Nakajima J1N Timeline
Spring 1938: The Japanese Naval Bureau of Aeronautics staff began to draft a 13-Shi specifications
inspired by the Potez 63 in order to develop a long-range fighter capable of escorting bombers
deep into China.
June 1938: The Japanese Naval Bureau of Aeronautics approached Mitsubishi and Nakajima with
the 13-Shi specification. The aircraft was intended to fulfill requirements for a long-range multi-
seat escort fighter. It was also to fill the position of high-speed reconnaissance and night intruder.
Three-seat twin-engine long-range fighter.
Emphasis was placed on good combat maneuverability so that it could cope with single-engine
enemy fighters. Maximum speed to be 280 kt. (322 mph.) Internal fuel range of 1,300 nautical
miles (1,496 mls.) and a maximum of 2,000 naut. mls. (2,303 mls.). Armament to be one 20 mm.
cannon plus one 7.7 mm. machine gun forward firing and one 7.7 mm. firing to the rear.
Note: Both Mitsubishi and Nakajima were involved with other aircraft designs and the 13-Shi was
May 1941: First flight of the Nakajima J1N1 prototype with two twin 7.7 mm. remote-controlled
barbettes behind the cockpit and one 20 mm. + 2 x 7.7 mm. firing forward. The engines were
Nakajima Sakae 21 / 22 (1,130 hp./each) with contra-rotating propellers.The aircraft was
very overweight with sluggish handling and maneuverability.
August 1941: The J1n1 2nd prototype with trailing-edge flaps and leading-edge slots to improve
maneuverability and the 1st prototype were delivered to the IJN for service trials where they
competed with and A6M2.
October 1941: Both aircraft were found to be considerably over weight. There were problems with
the contra-rotation propellers and complex hydraulic system. The 7.7 mm. barbette were too
heavy and difficult to aim. Severe aileron vibration during rolls was encountered. Maneuverability
was quite remarkable (2nd prototype) for a twin-engine aircraft but still inadequate. Inferior in all
accounts to the A6M2 except range. The Navy decided to reject the J1N1 as a long-range escort
fighter. However, its speed was very close to the A6M2's. Nakajima was authorized to modify the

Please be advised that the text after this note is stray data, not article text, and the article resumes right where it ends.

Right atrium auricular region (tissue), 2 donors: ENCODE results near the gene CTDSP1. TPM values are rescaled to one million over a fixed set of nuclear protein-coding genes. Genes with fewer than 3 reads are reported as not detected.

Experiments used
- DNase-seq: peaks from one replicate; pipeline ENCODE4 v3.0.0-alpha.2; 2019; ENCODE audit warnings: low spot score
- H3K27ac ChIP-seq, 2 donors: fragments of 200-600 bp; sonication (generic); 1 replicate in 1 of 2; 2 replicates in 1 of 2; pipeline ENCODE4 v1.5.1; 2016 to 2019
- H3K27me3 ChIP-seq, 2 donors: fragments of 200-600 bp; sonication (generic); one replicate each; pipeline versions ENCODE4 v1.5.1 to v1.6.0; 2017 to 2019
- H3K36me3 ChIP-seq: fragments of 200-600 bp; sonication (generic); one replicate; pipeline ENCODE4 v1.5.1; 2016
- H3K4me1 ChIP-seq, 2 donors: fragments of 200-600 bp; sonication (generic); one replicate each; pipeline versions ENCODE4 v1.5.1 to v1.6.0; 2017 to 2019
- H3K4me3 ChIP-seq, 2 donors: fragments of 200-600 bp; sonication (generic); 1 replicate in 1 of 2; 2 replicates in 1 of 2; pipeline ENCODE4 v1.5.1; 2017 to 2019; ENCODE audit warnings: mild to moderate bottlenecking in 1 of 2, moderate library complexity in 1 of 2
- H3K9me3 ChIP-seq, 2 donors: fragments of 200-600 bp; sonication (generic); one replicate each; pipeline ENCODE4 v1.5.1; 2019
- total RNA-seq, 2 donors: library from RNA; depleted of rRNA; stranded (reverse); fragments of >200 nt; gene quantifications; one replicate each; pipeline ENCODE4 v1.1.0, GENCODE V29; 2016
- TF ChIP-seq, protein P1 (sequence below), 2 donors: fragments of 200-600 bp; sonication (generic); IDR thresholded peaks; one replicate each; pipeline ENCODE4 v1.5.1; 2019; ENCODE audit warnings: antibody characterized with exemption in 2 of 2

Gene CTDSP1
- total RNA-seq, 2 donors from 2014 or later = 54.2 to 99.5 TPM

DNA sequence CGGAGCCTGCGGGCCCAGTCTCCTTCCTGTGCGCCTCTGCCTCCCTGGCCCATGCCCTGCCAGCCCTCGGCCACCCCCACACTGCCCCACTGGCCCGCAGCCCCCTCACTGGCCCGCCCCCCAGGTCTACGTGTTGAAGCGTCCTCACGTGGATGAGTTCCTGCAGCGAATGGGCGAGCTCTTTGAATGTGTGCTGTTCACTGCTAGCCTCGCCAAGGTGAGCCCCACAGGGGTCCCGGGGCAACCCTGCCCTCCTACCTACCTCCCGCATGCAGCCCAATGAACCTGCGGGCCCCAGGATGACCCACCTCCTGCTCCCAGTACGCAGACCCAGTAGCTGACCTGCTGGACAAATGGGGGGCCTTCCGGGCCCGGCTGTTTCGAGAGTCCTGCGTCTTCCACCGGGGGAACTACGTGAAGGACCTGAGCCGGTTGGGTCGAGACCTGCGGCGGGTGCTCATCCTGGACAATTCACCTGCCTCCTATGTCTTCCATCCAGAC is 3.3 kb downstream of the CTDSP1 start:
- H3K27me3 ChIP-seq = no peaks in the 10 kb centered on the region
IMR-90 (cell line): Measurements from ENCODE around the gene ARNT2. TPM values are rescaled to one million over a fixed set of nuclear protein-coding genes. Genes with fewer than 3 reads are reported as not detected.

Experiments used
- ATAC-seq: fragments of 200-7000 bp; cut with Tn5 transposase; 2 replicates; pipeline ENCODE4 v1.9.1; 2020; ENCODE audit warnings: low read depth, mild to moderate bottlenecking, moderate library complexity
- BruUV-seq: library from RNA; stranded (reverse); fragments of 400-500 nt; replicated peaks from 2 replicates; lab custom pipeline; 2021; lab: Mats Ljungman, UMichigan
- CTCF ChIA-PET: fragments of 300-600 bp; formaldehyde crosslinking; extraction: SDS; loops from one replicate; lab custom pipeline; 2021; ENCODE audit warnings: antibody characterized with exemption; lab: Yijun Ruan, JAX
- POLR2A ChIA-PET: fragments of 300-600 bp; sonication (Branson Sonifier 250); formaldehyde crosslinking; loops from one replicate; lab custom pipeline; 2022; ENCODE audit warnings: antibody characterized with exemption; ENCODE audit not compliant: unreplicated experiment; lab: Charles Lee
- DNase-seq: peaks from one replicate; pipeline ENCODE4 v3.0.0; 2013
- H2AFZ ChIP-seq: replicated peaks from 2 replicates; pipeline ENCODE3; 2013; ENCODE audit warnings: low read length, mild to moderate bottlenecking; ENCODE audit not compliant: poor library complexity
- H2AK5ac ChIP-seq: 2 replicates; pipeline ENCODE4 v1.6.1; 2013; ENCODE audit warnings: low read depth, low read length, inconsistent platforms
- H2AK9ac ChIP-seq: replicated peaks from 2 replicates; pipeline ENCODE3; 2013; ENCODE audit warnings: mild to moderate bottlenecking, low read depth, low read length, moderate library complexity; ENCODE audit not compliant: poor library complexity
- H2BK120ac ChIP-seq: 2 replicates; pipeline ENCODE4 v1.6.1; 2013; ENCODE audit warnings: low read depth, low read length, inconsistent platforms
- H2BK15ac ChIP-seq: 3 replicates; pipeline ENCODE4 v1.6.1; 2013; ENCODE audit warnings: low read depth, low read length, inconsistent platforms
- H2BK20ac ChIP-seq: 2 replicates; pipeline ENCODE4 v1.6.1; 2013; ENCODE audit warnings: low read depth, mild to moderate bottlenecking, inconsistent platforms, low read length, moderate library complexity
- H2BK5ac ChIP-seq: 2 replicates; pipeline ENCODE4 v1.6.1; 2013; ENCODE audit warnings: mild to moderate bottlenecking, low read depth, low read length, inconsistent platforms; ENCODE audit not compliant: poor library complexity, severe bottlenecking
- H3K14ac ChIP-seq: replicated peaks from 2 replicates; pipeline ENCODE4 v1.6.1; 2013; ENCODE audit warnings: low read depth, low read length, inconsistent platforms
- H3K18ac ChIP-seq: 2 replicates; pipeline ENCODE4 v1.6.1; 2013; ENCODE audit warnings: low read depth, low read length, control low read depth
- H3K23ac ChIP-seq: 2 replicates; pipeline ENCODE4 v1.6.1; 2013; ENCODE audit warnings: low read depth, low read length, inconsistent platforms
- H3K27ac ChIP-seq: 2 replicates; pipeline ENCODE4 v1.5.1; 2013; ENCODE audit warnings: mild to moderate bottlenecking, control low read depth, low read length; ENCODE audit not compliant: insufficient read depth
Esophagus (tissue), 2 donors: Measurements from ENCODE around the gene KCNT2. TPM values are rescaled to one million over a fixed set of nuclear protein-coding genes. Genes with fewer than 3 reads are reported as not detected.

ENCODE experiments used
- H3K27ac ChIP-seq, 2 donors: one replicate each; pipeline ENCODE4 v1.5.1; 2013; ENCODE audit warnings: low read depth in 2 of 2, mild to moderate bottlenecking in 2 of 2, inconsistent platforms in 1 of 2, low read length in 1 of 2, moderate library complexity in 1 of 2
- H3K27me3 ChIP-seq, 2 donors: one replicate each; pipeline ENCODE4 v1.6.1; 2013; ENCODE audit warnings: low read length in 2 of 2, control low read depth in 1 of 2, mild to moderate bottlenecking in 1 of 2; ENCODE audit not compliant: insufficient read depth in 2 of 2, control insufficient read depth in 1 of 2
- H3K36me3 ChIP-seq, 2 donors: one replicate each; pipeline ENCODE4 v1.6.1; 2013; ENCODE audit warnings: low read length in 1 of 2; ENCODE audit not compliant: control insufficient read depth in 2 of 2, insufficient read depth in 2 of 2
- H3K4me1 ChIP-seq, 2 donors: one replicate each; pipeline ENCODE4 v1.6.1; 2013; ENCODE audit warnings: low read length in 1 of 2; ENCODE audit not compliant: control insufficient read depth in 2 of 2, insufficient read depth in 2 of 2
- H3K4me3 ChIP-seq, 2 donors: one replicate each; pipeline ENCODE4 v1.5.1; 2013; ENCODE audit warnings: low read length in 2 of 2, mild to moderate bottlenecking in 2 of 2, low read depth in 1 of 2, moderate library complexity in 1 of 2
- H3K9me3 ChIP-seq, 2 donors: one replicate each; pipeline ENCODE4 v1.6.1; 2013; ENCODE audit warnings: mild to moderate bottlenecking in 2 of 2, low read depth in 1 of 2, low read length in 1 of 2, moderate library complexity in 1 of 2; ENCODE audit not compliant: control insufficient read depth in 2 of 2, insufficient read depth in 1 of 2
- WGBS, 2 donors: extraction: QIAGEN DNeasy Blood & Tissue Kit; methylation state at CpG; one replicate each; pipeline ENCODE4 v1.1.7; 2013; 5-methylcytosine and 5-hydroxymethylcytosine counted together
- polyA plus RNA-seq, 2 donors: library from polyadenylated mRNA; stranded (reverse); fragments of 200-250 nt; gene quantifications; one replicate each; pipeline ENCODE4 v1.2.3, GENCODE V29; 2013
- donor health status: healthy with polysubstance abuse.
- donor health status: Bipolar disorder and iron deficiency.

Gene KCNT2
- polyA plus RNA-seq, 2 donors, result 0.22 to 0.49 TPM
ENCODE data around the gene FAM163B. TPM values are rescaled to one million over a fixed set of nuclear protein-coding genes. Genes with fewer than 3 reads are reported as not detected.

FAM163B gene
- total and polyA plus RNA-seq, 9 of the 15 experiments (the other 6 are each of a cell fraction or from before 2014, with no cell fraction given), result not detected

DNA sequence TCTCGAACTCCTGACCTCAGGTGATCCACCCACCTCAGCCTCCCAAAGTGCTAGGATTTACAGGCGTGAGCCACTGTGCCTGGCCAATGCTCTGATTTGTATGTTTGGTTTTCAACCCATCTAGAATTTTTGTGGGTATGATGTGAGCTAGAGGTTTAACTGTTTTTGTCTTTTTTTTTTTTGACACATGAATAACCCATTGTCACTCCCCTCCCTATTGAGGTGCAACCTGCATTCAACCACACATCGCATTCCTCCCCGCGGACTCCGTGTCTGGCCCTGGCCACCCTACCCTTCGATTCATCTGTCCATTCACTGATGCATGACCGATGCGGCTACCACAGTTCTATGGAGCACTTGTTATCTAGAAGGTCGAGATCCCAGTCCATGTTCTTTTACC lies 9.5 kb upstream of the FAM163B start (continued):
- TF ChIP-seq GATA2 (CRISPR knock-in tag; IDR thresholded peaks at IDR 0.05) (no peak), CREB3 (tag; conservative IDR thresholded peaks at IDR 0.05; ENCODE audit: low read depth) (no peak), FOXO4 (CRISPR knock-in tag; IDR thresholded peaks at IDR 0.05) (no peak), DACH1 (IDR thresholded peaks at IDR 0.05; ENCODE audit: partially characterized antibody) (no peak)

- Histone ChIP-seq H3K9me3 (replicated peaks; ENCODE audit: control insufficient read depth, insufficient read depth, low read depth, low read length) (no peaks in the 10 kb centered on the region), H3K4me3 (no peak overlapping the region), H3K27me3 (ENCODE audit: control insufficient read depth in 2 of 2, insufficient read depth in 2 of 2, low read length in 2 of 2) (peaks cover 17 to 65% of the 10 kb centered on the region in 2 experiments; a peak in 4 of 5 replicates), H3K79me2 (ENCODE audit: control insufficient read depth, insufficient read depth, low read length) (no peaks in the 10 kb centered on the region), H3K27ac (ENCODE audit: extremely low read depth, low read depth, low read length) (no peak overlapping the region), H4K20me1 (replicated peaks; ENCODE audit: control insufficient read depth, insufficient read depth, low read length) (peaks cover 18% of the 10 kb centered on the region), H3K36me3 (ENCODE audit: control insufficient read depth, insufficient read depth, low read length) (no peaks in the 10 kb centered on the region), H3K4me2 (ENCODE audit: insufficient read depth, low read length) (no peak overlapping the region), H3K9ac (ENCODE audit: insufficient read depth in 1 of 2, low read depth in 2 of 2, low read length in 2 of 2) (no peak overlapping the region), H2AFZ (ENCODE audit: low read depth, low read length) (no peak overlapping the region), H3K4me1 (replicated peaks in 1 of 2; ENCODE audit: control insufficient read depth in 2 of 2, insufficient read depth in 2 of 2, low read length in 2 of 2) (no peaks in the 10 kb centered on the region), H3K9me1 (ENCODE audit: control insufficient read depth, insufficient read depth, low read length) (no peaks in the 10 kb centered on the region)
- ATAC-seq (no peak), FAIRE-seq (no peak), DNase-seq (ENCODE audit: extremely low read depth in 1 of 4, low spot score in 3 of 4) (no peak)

the existing frames being worked on as fast land-based long-range reconnaissance aircraft.
July 1942: The J1N1-C type 2 model 11 Reconnaissance aircraft successfully passed its flight trials
and was put into production. Reliability and ease of maintenance were improved. The was a
crew of three; pilot, radio operator/rear gunner and navigator/observer.
Engine: 2 x Nakajima Sakae 21 (non-contra-rotating)
Fuel was reduced from 2,270 liters to 1,700 liters with provisions for 2 x 330 liter drop tanks.
Armament: 1 x 13 mm. Type 2 machine gun rear firing.
Autumn 1942: Deliveries of J1N1-C began to the IJAAF.
Spring 1943: The J1N1-C began operational missions over the Solomon Islands. The Allies identified
it a fighter and gave it the code name Irving.
Note: Some were designated J1N1-R and armed with a 20 mm. Type 99 Model 1 cannon mounted in
in a spherical turret behind the pilot's seat.
Spring 1943: Commander Yasuna Kozono, commanding officer of the 251st Kokutai (Air Corps) then
based at Vunakanau Airfield at Rabaul had devised a system for obliquely-mounted cannon in the
observer's cockpit and used the J1N1-C as a night-fighter.
Note: The maintenance crews at Rabaul removed all the equipment out of the observer's cockpit and
installed 2 x 20 mm. cannon firing forward and upward at a 30 degree angle. The aircraft was
designated J1N1-C Kai and soon after intercepted and destroyed 2 B-17s of the 43rd Bomb Group.
This interception got the IJNAF's attention. They had been recognizing the need for a night fighter
and instructed Nakajima to begin manufacturing a completely new version ot the J1N1 night fighter.
August 1943: Production of the J1N1-S Gekko (Moonlight) Model 11 began at Koizumi. Two dorsal and
two ventral 20 mm. Type 99 obliquely firing cannon were installed. The individual exhaust stubs were
replaced with a collector ring. It had primitive AI Radar.
Note: Combat experience found that the downward-firing cannon were not as effective as the upward-
firing cannon and were not installed in late model aircraft. These were designated J1N1-Sa Gekko
Model 11A. Some J1N1-Sas had 3 upward firing cannon.
Note: Before the end of the war most Gekko fighters and reconnaissance aircraft were modified for
Kamikaze use (Devine Wind).
Production: Nine prototypes and 470 production aircraft were built.